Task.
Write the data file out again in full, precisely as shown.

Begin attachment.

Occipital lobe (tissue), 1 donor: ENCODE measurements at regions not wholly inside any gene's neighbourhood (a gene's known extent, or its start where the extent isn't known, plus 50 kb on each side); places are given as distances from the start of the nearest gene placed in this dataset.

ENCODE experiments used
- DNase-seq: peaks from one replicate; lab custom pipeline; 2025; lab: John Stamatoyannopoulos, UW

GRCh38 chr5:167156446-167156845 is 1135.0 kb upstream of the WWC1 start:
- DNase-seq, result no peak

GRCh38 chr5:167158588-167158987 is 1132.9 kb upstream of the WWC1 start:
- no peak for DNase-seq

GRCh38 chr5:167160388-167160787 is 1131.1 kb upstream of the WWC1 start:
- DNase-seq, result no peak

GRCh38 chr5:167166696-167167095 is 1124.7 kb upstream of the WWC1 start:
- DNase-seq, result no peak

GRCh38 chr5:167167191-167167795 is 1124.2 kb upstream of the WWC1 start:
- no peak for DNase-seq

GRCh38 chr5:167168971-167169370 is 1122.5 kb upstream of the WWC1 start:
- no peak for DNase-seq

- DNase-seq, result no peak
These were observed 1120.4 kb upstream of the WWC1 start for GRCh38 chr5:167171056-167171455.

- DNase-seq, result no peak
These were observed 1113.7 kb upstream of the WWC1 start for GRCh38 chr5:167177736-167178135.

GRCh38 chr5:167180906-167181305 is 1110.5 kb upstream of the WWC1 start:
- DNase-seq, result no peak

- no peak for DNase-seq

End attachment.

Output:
Occipital lobe (tissue), 1 donor: ENCODE measurements at regions not wholly inside any gene's neighbourhood (a gene's known extent, or its start where the extent isn't known, plus 50 kb on each side); places are given as distances from the start of the nearest gene placed in this dataset.

ENCODE experiments used
- DNase-seq: peaks from one replicate; lab custom pipeline; 2025; lab: John Stamatoyannopoulos, UW

GRCh38 chr5:167156446-167156845 is 1135.0 kb upstream of the WWC1 start:
- DNase-seq, result no peak

GRCh38 chr5:167158588-167158987 is 1132.9 kb upstream of the WWC1 start:
- no peak for DNase-seq

GRCh38 chr5:167160388-167160787 is 1131.1 kb upstream of the WWC1 start:
- DNase-seq, result no peak

GRCh38 chr5:167166696-167167095 is 1124.7 kb upstream of the WWC1 start:
- DNase-seq, result no peak

GRCh38 chr5:167167191-167167795 is 1124.2 kb upstream of the WWC1 start:
- no peak for DNase-seq

GRCh38 chr5:167168971-167169370 is 1122.5 kb upstream of the WWC1 start:
- no peak for DNase-seq

- DNase-seq, result no peak
These were observed 1120.4 kb upstream of the WWC1 start for GRCh38 chr5:167171056-167171455.

- DNase-seq, result no peak
These were observed 1113.7 kb upstream of the WWC1 start for GRCh38 chr5:167177736-167178135.

GRCh38 chr5:167180906-167181305 is 1110.5 kb upstream of the WWC1 start:
- DNase-seq, result no peak

- no peak for DNase-seq